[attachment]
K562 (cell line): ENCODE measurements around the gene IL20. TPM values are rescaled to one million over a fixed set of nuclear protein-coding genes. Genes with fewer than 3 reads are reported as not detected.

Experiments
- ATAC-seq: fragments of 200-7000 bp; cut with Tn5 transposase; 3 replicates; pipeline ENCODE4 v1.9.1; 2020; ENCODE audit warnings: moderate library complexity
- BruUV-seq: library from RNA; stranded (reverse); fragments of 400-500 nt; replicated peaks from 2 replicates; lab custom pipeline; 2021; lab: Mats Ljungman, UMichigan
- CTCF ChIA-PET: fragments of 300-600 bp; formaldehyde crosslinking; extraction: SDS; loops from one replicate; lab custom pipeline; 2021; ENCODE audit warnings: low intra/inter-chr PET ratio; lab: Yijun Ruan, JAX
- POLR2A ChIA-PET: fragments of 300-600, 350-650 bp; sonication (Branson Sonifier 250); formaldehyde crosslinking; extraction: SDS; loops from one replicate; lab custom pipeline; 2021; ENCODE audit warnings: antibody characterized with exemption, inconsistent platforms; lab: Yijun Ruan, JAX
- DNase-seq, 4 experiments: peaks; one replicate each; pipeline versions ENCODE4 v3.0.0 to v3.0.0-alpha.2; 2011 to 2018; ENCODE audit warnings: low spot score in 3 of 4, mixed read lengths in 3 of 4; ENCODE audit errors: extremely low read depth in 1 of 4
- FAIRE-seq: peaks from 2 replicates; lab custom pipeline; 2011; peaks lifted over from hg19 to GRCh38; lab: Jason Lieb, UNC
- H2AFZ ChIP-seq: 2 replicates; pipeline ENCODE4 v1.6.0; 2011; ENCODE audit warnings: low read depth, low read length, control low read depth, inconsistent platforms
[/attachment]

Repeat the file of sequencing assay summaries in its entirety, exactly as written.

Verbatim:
K562 (cell line): ENCODE measurements around the gene IL20. TPM values are rescaled to one million over a fixed set of nuclear protein-coding genes. Genes with fewer than 3 reads are reported as not detected.

Experiments
- ATAC-seq: fragments of 200-7000 bp; cut with Tn5 transposase; 3 replicates; pipeline ENCODE4 v1.9.1; 2020; ENCODE audit warnings: moderate library complexity
- BruUV-seq: library from RNA; stranded (reverse); fragments of 400-500 nt; replicated peaks from 2 replicates; lab custom pipeline; 2021; lab: Mats Ljungman, UMichigan
- CTCF ChIA-PET: fragments of 300-600 bp; formaldehyde crosslinking; extraction: SDS; loops from one replicate; lab custom pipeline; 2021; ENCODE audit warnings: low intra/inter-chr PET ratio; lab: Yijun Ruan, JAX
- POLR2A ChIA-PET: fragments of 300-600, 350-650 bp; sonication (Branson Sonifier 250); formaldehyde crosslinking; extraction: SDS; loops from one replicate; lab custom pipeline; 2021; ENCODE audit warnings: antibody characterized with exemption, inconsistent platforms; lab: Yijun Ruan, JAX
- DNase-seq, 4 experiments: peaks; one replicate each; pipeline versions ENCODE4 v3.0.0 to v3.0.0-alpha.2; 2011 to 2018; ENCODE audit warnings: low spot score in 3 of 4, mixed read lengths in 3 of 4; ENCODE audit errors: extremely low read depth in 1 of 4
- FAIRE-seq: peaks from 2 replicates; lab custom pipeline; 2011; peaks lifted over from hg19 to GRCh38; lab: Jason Lieb, UNC
- H2AFZ ChIP-seq: 2 replicates; pipeline ENCODE4 v1.6.0; 2011; ENCODE audit warnings: low read depth, low read length, control low read depth, inconsistent platforms